The car door slammed behind me as Carol, Linda, and I dashed up the steps. Inside, Carol's mother asked, "Have you girls been watching TV?"
"No, why?" Carol asked.
"A news bulletin just said that the main street of Anchorage, Alaska, has been leveled by an earthquake," she answered.
"Oh, you're kidding!" I laughed. "It must be an exaggeration. We have earthquakes up there all the time."
Just then, the television announcer interrupted the programming: "And now for the latest report on the earthquake that hit Alaska early this evening...." We listened as a report by telephone from Fort Greeley, Alaska, came to us on a Portland television station.
It was Good Friday, 1964. I was visiting two friends in Portland, Oregon, during Easter vacation of my freshman year at Seattle Pacific College. I was 18 years old. I grew up in a missionary family in Alaska. Although I loved Alaska, my home for sixteen years, my dream growing up was to attend a Christian college where I could enjoy fellowship with Christians my own age, date Christian young men, and not feel like an outsider. That meant leaving Alaska.
Now, my home state was a disaster area. It had happened without warning in a matter of minutes.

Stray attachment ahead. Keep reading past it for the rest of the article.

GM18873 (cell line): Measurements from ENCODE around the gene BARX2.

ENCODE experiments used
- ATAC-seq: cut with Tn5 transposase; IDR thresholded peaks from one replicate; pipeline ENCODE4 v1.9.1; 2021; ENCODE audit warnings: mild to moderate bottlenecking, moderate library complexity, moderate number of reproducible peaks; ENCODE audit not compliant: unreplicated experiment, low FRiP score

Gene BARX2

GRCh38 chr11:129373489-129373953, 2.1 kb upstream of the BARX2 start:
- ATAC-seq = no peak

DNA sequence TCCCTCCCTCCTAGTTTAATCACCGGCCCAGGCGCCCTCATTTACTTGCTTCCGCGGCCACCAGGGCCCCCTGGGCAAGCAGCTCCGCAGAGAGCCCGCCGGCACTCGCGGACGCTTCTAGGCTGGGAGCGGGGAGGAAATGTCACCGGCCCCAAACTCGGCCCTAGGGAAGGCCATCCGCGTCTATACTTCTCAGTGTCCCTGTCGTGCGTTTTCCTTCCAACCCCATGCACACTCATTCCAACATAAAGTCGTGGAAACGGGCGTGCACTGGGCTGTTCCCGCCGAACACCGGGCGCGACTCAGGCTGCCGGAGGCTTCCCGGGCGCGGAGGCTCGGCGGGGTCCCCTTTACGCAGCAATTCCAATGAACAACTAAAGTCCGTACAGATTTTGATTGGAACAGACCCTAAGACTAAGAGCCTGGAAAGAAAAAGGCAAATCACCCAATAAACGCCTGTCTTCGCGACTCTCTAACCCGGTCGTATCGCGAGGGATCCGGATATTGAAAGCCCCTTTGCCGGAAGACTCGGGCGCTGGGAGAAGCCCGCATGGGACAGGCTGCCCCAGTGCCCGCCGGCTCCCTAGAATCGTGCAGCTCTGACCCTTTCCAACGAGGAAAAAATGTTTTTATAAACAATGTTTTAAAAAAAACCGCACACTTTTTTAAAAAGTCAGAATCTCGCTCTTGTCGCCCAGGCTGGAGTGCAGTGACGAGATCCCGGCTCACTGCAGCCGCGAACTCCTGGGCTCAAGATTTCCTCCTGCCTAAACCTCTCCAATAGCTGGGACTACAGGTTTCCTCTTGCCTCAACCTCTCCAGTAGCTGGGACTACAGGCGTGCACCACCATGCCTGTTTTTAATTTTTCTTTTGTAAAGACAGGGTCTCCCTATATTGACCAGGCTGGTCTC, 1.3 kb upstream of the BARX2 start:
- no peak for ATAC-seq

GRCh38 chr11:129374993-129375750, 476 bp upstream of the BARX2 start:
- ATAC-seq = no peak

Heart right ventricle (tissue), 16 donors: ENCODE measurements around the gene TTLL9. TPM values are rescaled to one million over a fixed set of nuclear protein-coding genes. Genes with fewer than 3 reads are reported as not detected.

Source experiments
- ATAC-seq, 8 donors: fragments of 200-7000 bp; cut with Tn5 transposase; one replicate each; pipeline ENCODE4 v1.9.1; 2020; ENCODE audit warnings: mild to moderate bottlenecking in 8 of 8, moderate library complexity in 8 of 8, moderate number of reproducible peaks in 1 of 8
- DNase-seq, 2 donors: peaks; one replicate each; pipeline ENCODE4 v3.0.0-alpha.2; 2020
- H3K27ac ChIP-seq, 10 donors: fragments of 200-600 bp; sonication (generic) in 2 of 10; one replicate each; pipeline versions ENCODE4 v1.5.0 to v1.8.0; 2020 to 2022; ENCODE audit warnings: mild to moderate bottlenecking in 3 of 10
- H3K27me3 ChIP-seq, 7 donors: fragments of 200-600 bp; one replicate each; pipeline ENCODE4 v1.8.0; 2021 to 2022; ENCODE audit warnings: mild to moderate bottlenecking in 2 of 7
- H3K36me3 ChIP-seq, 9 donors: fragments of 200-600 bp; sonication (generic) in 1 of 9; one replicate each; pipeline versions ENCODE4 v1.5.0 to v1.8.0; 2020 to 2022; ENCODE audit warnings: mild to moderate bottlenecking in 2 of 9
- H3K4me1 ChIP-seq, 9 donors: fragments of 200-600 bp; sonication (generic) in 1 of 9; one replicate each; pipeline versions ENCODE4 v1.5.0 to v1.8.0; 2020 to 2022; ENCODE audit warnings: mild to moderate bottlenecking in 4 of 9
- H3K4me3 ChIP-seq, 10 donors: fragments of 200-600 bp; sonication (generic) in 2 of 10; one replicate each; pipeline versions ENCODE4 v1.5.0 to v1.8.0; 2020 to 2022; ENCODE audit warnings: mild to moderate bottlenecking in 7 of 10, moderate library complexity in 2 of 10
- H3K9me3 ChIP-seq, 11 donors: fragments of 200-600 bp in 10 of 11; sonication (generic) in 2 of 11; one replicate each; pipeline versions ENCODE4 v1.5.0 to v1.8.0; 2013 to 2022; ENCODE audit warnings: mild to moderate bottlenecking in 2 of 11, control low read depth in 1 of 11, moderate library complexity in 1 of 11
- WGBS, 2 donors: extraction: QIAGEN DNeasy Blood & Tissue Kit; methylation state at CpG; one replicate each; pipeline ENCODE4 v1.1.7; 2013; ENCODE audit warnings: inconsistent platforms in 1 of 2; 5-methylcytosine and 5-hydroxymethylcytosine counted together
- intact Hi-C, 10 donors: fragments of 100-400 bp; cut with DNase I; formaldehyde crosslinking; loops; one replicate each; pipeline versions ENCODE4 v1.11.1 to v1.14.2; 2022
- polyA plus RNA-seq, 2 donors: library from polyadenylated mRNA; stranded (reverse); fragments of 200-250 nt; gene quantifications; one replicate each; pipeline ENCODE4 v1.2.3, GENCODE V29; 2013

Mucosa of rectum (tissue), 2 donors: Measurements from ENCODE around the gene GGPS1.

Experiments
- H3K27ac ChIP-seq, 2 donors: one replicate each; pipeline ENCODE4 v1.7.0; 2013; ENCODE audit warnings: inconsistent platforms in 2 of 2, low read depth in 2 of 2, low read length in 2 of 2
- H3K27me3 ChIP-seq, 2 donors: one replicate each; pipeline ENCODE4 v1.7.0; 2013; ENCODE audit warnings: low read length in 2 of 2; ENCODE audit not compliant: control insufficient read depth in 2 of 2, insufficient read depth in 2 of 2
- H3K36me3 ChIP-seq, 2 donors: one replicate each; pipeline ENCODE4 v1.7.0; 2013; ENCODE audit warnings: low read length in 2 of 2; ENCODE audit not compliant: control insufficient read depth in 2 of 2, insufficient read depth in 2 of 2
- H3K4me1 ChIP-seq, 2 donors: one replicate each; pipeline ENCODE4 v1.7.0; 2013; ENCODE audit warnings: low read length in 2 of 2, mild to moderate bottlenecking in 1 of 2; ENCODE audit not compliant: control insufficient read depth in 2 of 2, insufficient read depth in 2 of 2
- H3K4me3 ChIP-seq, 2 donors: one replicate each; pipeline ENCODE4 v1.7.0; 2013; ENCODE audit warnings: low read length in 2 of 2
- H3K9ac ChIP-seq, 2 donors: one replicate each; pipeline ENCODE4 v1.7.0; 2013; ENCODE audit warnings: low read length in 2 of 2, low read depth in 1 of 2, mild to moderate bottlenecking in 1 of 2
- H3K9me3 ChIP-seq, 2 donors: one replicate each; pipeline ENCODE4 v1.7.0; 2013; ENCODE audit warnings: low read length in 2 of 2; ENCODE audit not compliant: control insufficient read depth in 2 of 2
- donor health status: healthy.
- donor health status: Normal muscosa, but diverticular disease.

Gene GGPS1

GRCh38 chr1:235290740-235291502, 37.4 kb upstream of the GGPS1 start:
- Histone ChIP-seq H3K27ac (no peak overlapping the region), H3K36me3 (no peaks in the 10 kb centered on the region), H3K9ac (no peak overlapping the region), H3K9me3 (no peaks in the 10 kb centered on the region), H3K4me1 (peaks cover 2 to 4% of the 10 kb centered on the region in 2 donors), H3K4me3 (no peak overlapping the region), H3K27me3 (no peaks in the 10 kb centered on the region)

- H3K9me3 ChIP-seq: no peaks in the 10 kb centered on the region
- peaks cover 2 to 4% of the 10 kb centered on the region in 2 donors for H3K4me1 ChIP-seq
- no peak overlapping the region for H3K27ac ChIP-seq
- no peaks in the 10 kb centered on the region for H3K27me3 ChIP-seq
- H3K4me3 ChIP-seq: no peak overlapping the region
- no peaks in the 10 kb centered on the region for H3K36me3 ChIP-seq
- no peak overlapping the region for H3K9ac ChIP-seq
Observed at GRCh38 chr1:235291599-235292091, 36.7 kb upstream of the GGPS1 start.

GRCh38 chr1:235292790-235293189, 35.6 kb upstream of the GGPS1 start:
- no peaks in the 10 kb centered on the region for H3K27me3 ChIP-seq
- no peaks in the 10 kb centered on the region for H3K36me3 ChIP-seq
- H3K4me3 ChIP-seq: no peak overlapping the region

I listened intently for news of Seward, where the rest of my family lived.
"...'The port city of Seward, 120 miles south of Anchorage by car, has been wiped off the map by tsunamis, and the town is entirely engulfed by fire' is the report received here from a disabled Alaska Standard tanker lying offshore in Resurrection Bay," the telephone report continued.
As the full impact of those awful words hit me, I groaned, "Oh, God, help them!"
Did I still have a family? Had our home been destroyed? What would happen to me if my folks had been killed? These questions and more played through my mind like a tape recorder, but I was powerless to do anything but pray.
I spent a sleepless night in front of the television and five anxious days listening to every news report and reading every newspaper. With every attempt to call home, I received the same reply: "I'm sorry! Your call cannot be completed due to the Alaska earthquake." Back at school, I checked the mail daily the instant it was distributed.
Then I heard that a minister friend of our family had lost his life when the dock where he had been working as a longshoreman collapsed in Valdez. My father had also supplemented his income as a longshoreman. My fear increased. When would I hear from my family? All I could do was trust God.
To be continued...
Have you ever had an experience like this? What sustained you?